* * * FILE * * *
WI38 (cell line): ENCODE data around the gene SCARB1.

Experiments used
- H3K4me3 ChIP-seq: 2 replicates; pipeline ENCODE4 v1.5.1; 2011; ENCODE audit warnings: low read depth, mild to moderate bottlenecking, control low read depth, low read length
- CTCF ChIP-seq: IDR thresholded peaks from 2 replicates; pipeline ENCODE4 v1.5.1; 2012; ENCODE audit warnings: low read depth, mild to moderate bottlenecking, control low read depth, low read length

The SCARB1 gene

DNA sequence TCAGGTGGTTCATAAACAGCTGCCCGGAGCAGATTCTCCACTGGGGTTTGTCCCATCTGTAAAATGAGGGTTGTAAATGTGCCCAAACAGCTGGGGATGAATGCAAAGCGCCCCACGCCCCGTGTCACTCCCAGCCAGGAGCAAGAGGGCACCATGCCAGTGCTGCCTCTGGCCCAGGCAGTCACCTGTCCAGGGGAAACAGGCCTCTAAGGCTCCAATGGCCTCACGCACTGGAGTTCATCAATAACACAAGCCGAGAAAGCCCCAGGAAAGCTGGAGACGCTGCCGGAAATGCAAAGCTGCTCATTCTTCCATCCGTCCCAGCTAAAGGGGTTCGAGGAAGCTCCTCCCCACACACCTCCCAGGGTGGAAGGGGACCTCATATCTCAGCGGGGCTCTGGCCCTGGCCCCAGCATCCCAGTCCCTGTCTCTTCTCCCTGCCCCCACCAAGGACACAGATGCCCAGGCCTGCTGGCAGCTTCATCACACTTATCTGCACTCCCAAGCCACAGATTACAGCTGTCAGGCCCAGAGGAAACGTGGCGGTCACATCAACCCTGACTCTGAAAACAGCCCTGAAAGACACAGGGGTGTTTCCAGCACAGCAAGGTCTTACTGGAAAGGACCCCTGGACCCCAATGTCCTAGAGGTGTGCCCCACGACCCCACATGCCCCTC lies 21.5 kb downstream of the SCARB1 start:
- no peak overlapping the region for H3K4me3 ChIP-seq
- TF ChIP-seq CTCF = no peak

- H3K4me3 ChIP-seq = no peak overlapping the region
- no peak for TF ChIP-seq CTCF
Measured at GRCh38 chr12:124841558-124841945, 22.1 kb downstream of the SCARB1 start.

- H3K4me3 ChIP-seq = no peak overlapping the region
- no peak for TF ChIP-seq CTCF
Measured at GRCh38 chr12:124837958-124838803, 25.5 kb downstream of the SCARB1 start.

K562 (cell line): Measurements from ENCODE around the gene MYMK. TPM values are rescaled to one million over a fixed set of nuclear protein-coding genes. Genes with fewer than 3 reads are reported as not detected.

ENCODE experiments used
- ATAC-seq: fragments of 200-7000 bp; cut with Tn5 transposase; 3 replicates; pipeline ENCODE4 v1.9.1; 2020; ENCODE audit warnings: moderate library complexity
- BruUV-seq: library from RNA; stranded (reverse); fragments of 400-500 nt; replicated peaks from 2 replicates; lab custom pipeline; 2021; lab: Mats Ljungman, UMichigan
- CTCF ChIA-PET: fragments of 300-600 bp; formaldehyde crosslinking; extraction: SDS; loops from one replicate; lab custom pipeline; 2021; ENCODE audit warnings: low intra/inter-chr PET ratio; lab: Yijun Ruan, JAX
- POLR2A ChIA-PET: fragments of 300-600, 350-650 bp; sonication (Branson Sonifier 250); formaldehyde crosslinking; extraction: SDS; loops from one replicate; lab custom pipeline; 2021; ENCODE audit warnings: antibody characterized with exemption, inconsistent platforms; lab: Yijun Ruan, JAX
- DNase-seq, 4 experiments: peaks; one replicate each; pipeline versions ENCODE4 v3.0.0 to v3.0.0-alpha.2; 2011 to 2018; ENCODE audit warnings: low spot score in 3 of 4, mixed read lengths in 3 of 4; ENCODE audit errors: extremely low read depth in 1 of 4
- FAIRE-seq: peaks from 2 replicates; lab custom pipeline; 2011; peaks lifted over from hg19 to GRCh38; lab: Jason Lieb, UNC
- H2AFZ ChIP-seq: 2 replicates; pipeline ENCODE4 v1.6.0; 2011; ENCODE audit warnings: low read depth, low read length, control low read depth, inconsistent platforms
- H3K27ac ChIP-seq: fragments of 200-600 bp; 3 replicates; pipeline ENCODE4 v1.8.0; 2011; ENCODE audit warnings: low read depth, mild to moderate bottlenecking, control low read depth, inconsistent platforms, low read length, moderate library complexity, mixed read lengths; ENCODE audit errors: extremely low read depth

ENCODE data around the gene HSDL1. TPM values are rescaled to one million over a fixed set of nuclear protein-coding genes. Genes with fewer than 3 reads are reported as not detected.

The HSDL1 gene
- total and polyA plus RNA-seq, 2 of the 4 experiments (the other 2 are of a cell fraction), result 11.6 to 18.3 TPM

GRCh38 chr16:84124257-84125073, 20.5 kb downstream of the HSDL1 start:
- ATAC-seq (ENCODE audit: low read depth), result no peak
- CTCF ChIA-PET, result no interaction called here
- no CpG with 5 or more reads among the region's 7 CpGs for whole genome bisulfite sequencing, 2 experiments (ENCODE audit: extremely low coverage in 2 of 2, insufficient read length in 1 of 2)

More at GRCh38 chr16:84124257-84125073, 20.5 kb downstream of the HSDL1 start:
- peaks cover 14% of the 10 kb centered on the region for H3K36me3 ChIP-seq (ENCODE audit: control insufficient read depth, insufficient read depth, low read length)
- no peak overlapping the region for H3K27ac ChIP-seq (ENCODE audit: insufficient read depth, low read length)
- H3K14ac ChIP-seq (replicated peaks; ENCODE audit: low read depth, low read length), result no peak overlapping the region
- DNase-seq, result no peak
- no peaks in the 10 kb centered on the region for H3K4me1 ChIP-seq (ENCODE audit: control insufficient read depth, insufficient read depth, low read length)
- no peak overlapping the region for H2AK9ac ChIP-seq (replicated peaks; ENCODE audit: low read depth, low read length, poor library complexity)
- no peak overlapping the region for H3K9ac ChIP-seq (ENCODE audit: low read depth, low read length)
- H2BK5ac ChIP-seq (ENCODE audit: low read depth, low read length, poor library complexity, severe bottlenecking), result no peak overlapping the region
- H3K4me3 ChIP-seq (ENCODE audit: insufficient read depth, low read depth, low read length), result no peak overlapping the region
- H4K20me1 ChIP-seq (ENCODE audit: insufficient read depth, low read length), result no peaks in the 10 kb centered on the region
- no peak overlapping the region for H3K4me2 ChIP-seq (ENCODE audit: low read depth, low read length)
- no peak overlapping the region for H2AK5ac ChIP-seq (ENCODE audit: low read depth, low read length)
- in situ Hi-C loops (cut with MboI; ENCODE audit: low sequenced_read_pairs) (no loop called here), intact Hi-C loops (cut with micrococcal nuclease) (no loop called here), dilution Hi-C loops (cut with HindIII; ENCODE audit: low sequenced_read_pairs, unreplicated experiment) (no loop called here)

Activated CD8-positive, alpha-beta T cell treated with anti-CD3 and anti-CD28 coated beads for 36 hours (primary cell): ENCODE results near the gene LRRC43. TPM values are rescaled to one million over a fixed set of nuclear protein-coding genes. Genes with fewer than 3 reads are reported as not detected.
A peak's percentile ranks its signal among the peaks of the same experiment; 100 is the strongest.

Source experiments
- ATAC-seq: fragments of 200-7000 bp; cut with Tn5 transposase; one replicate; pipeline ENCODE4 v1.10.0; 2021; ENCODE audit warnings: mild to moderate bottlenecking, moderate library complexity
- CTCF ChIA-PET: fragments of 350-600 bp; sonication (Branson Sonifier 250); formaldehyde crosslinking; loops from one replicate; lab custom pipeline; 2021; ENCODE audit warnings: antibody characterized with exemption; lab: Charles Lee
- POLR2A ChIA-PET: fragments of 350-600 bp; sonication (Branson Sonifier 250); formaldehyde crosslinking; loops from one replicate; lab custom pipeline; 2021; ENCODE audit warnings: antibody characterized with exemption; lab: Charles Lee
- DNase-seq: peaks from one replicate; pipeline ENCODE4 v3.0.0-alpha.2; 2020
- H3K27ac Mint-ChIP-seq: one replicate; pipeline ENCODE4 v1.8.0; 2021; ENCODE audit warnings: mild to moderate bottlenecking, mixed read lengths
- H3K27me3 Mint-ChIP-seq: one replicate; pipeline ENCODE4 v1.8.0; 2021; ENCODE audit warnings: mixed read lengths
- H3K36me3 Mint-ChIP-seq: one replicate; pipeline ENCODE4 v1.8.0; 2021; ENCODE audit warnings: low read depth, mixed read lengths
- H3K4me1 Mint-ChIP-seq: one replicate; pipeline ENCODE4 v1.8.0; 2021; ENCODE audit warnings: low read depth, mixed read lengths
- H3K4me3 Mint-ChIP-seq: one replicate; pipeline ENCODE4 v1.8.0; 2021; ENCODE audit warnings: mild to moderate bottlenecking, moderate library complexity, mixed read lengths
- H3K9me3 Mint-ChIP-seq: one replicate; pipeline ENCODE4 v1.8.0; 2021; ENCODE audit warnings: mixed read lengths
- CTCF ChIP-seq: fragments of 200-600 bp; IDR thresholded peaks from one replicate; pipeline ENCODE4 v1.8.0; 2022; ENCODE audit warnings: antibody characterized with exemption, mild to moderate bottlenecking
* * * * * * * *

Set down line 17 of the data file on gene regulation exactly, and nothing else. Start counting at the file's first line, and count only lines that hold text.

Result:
- ATAC-seq: fragments of 200-7000 bp; cut with Tn5 transposase; 3 replicates; pipeline ENCODE4 v1.9.1; 2020; ENCODE audit warnings: moderate library complexity